Swing by Kwame Alexander

Originally published in: 2018

What it’s about: A teen guy who loves his best female friend but can’t bring himself to tell her, so he makes her anonymous art collage love letters. And their other best friend, Swing.

What made me pick it up: I adore Kwame Alexander and read everything he puts out.

My favorite parts: My favorite thing is the thing I can’t tell you. It’s the thing that made me cry in the LAST TEN PAGES and which I never saw coming. But I guess, generally, I can say it was the friendship. This book is about an angsty, mixed up teen who needs the guidance of his bestie to help him get the girl. And his friend shows up every time for him. Giving him advice. Lending him money. Introducing him to older, wiser individuals and the all important jazz music that permeates the book. This book is sweet and then it’s unexpected and sad and hard. Alexander wrapped all his strings up so well at the end and right under my nose as a reader. In hind sight I should’ve added everything up and known what was coming, but I guess even readers get hopeful that maybe the world isn’t the way it ends up being. Or at least maybe books won’t reflect that sad world back to us.

Who it’s great for: Everyone middle grade and up.

Erica’s rating: five shells

The Day You Begin by Jacqueline Woodson

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Originally published in: 2018

What it’s about: The struggle to accept yourself and your life when you don’t quite fit in as a kid.

What made me pick it up: I love everything Woodson writes and was excited to see this book announced.

My favorite parts: The illustrations are lovely and really add another layer of emotional depth to the story. I was not expecting the emotional gut punch this book has about not fitting in and all the self doubt that can bring up as a young person. If your lunch, clothes, or abilities are different, or your adventures are smaller, or you have no “good” stories school can be a really uncomfortable place to be. Learning to be confident with who you are and find kindred spirits who reflect that back to you is such a gift and this book is an excellent reminder that it is possible, even if it’s hard.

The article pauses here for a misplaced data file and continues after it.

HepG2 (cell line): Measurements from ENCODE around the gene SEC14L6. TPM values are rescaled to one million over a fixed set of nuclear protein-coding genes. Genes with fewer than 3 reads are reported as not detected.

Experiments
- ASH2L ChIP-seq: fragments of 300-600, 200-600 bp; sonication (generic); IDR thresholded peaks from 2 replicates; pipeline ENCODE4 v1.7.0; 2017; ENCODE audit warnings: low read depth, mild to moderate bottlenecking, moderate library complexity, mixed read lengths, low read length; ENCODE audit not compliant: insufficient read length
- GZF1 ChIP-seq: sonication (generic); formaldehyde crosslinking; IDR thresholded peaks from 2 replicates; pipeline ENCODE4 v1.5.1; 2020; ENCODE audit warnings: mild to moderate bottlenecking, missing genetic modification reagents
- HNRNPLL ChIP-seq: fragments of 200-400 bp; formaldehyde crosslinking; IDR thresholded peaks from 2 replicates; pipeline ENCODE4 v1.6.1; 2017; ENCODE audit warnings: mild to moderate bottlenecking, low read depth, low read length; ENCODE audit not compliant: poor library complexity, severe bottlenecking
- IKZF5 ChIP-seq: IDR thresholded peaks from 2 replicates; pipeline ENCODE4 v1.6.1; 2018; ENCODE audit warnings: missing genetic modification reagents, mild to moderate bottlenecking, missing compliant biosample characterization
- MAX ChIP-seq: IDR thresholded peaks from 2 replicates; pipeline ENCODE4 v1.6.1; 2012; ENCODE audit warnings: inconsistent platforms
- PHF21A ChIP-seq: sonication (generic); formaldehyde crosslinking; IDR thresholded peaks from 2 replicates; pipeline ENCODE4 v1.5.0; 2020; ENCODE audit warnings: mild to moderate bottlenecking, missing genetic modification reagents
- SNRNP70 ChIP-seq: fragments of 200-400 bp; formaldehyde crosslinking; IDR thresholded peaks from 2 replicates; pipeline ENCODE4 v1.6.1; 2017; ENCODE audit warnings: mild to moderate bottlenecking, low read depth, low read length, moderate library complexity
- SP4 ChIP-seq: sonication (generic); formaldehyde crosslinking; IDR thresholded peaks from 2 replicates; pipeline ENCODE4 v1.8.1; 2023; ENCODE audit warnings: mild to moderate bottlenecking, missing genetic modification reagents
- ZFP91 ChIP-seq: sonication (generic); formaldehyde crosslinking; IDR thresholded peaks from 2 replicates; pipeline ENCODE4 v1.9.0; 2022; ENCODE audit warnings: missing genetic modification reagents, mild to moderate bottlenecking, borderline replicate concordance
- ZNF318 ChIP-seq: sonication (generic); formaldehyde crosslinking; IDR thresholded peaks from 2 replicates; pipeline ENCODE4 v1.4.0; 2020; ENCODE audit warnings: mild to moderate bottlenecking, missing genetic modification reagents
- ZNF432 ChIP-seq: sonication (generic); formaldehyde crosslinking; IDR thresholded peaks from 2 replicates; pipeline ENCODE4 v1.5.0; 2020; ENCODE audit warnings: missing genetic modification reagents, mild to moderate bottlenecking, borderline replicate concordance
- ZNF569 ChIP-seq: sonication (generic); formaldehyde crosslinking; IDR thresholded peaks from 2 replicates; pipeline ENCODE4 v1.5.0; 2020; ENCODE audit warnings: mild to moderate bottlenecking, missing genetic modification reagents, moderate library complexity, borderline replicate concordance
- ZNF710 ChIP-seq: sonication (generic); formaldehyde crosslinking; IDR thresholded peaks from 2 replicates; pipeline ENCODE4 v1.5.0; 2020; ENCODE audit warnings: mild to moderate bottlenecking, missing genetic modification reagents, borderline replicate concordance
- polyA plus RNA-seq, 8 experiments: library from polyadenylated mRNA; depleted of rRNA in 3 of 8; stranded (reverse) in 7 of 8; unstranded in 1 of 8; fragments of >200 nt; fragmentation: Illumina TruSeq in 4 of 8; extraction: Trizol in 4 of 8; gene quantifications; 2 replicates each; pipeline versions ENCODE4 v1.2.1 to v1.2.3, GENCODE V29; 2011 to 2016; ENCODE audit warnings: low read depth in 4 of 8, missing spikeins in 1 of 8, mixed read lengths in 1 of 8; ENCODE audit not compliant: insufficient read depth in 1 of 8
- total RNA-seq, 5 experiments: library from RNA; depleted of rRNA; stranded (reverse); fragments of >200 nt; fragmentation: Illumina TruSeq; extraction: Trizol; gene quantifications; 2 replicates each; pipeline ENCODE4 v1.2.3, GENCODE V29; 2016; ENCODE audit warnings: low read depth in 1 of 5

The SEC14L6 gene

Who it’s great for: Unique young ones who may doubt themselves. Anyone who remembers wondering if they were enough as a child, and hopefully found out they were.

Erica’s rating: four and a half shells

Hello, Universe by Erin Entrada Kelly

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Originally published in: 2017

What it’s about: A boy who wants to be friends with a girl in his class but is too nervous to talk to her. And his friend, who is a psychic. And the class bully.

What made me pick it up: It beat Long Way Down for the Newbery and WHAT KIND OF BOOK CAN DO THAT? I had to find out.

My favorite parts: This book has four main characters and they are all wonderfully fleshed out. The bully is a cringingly accurate portrayal of fragile mscunlinity and bravado/posturing. The other three are excellent weirdos in their own way learning how to be brave enough to reach out to others in the morass that is middle school. OMG I love this book so much. I love the strength it takes for these characters to step outside their comfort zones and how they are such individuals. Middle school to me felt like the time to blend in and try to be as homogenous as possible. But not for these kids. They have special circumstances that make them unique and it’s wonderful. And I love the tiny fragment of hope the book ends on. You will want to know how the story continues after this heartwarming adventure.